The Dirty Seatbelt

7 Oct

It’s at times like these that I’m glad my mother is not very computer savvy. It gives me the freedom to write about things that concern her without fear of retribution in the form of vague sighing and that look. I haven’t really mastered that look – the kind that expresses a savory blend of disappointment and irritation causing the recipient to shrivel and die. Or at least it feels that way.

Mom and Kitty - June 2011

I should preface this story by saying I love my mom. She is my friend and confidante, intelligent and kind, and she makes a killer lasagna. She is the best kind of grandmother to our kids – the kind that genuinely cares what goes on in their lives and enjoys their company. But.

The other day I wanted to kill her. More than a little.

She did me the incredible favor of picking Flapper up from football practice, which happened to be taking place in the rain (yes, he’s 7 – don’t get me started on the whole practicing in the rain thing). Needless to say, when pick up time rolled around, he was a tad muddy.

In my car, this would be no big deal. In fact, it would be typical even. In my mother’s extremely neat and clean Honda, it was a very big deal. Luckily, she had a spare plastic bag in the trunk which Flap sat on for the roughly 1.5 mile drive home.

Later that night, I called my mom to thank her for picking him up – and she began relaying the story of the muddy football pick up.

Mom: …and so he got into the car sitting on the bag. He was so muddy, I couldn’t even buckle him in because the seat belt would have gotten dirty.

Me: Wait, what?

Mom: He was all muddy, so I couldn’t buckle him in.

Me: You. Didn’t. Buckle. Him. In?????

Mom: No – he was all…this is why I can’t tell you anything…

Me: But Mom, if you had gotten into an accident would have really felt okay about knowing he broke his neck because you didn’t want the seatbelt to get dirty?! (I may have had a slightly high-pitched borderline bitchy voice at this point. It’s possible.)

Mom: (Sigh.) It wasn’t that far.

And at that point I just had to change the subject because I knew the conversation wasn’t going anywhere.

Am I crazy? Does that seem just bananas to you? Because it does to me. Yes, I know she was doing me a favor. Which I appreciate.

I should tell you I’m not a complete safety lunatic: I follow the 5-second-rule about food on the floor, I never boiled even a single part of their baby bottles and I let them wear their new clothes without washing them first. However, my kids wear helmets for nearly every activity, we don’t own a trampoline and they always always wear their seat belts. I feel like it’s our job as parents to walk the fine line between minimizing risks to our children and wrapping them in bubble wrap.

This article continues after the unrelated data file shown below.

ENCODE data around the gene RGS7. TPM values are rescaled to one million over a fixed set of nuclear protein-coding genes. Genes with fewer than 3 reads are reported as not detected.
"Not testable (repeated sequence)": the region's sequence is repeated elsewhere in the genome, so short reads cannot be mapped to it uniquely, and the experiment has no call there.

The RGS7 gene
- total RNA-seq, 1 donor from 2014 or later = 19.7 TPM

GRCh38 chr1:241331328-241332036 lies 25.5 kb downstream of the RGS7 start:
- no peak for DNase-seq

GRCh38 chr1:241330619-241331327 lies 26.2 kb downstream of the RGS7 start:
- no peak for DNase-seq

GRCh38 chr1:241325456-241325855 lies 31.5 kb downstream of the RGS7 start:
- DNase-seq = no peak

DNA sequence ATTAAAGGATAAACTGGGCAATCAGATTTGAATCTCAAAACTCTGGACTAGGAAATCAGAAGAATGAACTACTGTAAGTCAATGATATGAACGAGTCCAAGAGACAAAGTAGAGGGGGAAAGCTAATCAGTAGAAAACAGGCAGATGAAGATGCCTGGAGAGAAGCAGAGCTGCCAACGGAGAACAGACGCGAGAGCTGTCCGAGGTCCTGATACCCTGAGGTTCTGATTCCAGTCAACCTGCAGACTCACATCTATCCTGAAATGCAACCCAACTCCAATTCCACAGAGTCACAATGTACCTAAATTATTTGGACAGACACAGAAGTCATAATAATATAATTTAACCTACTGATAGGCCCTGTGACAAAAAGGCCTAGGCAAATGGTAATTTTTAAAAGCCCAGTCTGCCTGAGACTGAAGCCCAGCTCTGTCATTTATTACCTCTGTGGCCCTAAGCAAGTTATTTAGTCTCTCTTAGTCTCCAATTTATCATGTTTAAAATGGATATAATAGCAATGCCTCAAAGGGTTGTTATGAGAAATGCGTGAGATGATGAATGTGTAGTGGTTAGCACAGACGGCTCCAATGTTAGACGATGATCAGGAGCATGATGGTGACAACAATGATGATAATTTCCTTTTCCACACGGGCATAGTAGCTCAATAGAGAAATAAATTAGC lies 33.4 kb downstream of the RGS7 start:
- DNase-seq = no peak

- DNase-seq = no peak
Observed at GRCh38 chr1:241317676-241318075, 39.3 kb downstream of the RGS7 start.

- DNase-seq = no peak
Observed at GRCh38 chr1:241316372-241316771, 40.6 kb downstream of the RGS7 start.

I clearly expressed my…displeasure. I’m wondering if I need to have a talk with my kids and explain that under no circumstances should they ride in a car without a seat belt on, though now I evidently need to add the caveat “even if it’s Grandma”.

What would you have done in this situation? I would really love to hear your thoughts.

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3 Responses to “The Dirty Seatbelt”

  1. Dick Naegele October 7, 2011 at 11:58 am #

    I am in your corner Beth. I never move my truck without buckling up. I have instilled that in my boys who are now grown. I have worn a seat belt for so long that it is automatic. I climb into a vehicle, I BUCKLE UP and then I start the vehicle. I have a friend that I frequently give a ride home from bowling. He told me the first time I reminded him to buckle his belt that he NEVER wears seat belts. I was adamant in telling him that when he rides in MY vehicle he buckles up or he doesn’t ride. He thought I was kidding and was a little put out when he found that I was serious.

    When my neighbor’s son played football, he carried a men’s full length trench coat from the thrift shop in the car for him to put on when he rode home dirty and muddy. It protected the seats, and allowed for the seat belt to be used even around the muddy kid.

    It is not a case of being rude to your mom. It is simply a case of being “insistent” and also very much correct in insuring the safety of your child.

    • Beth - Realist Mom October 10, 2011 at 11:49 am #

      Thanks! The trench coat idea is a great one. Maybe I’ll just get her a big towel to keep in the car.

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